Every three or four years, the Globe and Mail writes a truly depressing piece on the death of the family farm. The latest one came out in December and it listed some alarming facts: While the value of land, buildings and equipment has skyrocketed, the price of wheat is exactly where it was in 1980. The average Canadian spends only 11 % of income on food and the number of farm operators has dropped to less than 1 % of the population.
The article ended with the gloomy prediction that with driverless everything coming soon, “We will no longer have any farmers at all — only ‘food production.’”
This same newspaper runs an article about the death of Canadian theatre about as often as it mourns the passing of the family farm. Theatres are closing, actors have no work, we have no standing on the international scene. You would think that after a half century of supervising this death watch on the family farm, the theatre, book publishing, the nuclear family, small business, the climate and the economy, all of these subjects might at least have the decency to expire. But they just won’t.
Last month, my kids gathered at the dinner table using FaceTime to celebrate my daughter’s 30th birthday and for the first time, I heard them agree they weren’t interested in trying to buy a house because they all expect the planet to shake off the human species like a bad cold over the next forty years. I was caught flat-footed by this quiet acceptance of the coming apocalypse. But my wife pointed out that the two of us have not had to sit through as many classes on disappearing species, melting ice caps, dwindling forests, rising carbon levels and general climate gloom as they have. You really can’t blame them for taking the dark view.
I remember being pretty nervous about the state of the world as a young man. I grew up with the atom bomb, acid rain and stagflation. My parents were also gloomy about the future of mankind. They grew up during a Great Depression and a world war. My grandfather graduated from medical school the year of the Spanish Flu epidemic. He ruined every dinner party for the next 60 years with his lectures on the inevitable pandemic to come and the collapse of world food supplies.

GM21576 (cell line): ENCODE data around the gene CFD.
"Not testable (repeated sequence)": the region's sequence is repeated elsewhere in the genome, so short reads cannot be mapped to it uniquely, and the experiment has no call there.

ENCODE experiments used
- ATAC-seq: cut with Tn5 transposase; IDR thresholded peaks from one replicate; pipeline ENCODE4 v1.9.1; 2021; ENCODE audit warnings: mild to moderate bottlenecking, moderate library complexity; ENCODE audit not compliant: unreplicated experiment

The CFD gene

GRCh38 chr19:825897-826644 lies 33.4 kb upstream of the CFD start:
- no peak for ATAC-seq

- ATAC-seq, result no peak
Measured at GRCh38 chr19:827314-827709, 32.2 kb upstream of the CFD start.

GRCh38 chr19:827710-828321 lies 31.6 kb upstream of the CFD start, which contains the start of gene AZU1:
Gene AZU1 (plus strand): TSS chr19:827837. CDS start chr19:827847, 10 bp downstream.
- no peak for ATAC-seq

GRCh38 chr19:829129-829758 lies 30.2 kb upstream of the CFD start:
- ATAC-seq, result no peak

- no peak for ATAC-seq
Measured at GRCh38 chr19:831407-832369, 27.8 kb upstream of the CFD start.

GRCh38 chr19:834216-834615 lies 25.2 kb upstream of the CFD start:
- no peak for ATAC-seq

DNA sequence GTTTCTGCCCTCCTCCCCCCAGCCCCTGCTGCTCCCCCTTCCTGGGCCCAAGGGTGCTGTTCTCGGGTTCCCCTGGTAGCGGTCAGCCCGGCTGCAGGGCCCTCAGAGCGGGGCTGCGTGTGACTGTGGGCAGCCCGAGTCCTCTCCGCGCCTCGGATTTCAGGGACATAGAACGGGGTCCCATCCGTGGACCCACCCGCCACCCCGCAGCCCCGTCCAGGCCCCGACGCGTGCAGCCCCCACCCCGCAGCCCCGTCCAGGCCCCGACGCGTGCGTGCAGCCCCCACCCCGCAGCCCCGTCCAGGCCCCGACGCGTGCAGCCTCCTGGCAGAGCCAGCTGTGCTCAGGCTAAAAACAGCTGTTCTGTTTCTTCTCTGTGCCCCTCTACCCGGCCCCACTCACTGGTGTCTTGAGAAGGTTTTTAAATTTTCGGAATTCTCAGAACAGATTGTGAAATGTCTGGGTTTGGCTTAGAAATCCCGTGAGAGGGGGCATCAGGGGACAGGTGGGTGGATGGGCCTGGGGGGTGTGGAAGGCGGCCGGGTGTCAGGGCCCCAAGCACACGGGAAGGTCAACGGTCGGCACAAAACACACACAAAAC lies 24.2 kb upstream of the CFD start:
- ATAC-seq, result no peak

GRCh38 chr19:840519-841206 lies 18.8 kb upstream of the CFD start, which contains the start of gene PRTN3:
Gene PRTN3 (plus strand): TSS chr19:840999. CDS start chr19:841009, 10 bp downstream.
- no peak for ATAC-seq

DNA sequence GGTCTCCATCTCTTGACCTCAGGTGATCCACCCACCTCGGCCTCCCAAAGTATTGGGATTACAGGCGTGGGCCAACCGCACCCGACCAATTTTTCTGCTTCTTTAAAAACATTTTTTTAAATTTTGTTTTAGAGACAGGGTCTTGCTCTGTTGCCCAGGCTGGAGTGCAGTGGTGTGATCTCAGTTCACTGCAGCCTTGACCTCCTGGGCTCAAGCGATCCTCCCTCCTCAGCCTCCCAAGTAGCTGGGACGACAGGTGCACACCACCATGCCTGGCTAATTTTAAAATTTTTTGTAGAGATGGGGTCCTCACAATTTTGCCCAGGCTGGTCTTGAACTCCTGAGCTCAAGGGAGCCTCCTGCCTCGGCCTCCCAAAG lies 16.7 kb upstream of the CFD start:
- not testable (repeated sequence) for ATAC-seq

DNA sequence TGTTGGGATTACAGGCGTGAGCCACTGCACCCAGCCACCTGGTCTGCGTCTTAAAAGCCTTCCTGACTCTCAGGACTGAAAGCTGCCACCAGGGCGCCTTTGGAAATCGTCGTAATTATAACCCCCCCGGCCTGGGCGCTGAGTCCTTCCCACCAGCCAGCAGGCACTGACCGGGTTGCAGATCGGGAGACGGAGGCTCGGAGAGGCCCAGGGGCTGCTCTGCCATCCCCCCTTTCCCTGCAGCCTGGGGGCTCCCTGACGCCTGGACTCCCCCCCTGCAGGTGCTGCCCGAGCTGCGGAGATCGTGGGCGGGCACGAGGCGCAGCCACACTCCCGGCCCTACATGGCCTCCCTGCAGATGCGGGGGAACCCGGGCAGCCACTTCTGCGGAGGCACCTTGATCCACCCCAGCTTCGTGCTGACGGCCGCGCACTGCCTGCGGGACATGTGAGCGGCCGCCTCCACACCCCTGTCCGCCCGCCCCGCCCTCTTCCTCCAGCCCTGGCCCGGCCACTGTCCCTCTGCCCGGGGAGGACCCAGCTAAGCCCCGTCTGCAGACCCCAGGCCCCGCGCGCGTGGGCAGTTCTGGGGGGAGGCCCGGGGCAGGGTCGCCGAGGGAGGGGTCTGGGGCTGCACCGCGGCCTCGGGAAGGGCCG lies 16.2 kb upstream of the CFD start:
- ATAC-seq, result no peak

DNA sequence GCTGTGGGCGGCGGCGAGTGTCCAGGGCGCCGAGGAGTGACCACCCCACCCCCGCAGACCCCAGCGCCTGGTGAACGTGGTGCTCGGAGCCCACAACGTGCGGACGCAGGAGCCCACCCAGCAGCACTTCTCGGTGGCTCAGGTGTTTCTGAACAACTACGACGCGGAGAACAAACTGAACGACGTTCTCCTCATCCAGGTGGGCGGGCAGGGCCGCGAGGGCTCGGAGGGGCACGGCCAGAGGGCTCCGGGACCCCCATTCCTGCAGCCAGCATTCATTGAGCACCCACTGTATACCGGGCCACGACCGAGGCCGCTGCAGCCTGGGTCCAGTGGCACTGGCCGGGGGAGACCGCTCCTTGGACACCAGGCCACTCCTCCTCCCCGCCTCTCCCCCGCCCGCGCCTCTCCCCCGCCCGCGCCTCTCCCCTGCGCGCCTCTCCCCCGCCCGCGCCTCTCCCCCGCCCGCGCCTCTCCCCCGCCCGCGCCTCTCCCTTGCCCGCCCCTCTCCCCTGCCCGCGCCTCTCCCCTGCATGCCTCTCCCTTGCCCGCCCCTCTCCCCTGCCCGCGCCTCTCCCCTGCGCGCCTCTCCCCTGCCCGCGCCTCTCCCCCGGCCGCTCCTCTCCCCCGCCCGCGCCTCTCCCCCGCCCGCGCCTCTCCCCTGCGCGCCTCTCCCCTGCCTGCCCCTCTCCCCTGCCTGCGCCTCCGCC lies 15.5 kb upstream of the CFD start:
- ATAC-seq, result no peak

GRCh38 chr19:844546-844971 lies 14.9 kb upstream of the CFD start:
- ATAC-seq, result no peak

As a rule, humans tend to think their own time is the worst the world has ever seen. Perhaps the record for bleak thinking was reached during the 1300s when Europe moved into the Little Ice Age. Cooler temperatures were a shock to people who had become accustomed to the balmy conditions of the Medieval Warming Period. Several centuries of ideal weather had lulled the population into a state of relative calm. Vast new acreages of marginal land submitted to the plough, the food supply tripled and so did the population. When temperatures suddenly dropped and crops began to fail, the food supply shrank while the number of mouths to feed remained the same. The famine of 1315 to 1322 killed six million people and a lot of the survivors decided that the world must be coming to an end. Doomsday images appeared on the walls of every church in the land. Then the Black Death struck. People were so ground-down physically and mentally by that point, they barely had the energy to fight back against a plague. By 1360, Europe had lost a third of its population. An artist named Durer would soon draw a picture of the Four Horsemen of the Apocalypse.
But the world did not end. Astonishingly, agricultural output recovered completely within 10 years and Europe began an economic rocket ride that, in spite of several notable interruptions, continues to this day.
As a writer, I try to help people feel better about the world and I do it by reminding them of the neighbourhood they live in and the voices of people who have passed through hard times and learned to watch for a break in the clouds. There is an old saying among sailors that the weather is a great bluffer . . . and human society is a lot like that. The world has always seemed about to be engulfed by the storm . . . until suddenly it isn’t.
At the on-line birthday party, I reminded my children that it is never a good idea to put all your money on one square of the roulette wheel. You only get one apocalypse by definition and humans have been terrible predictors of anything, let alone the end of the world. It’s better to step back and take the long view because you always come up against one indisputable fact.
Things really could be a whole lot worse.
Dan Needles is a writer and the author of the Wingfield Farm stage plays. He lives on a small farm near Collingwood, Ont. His website is www.danneedles.ca.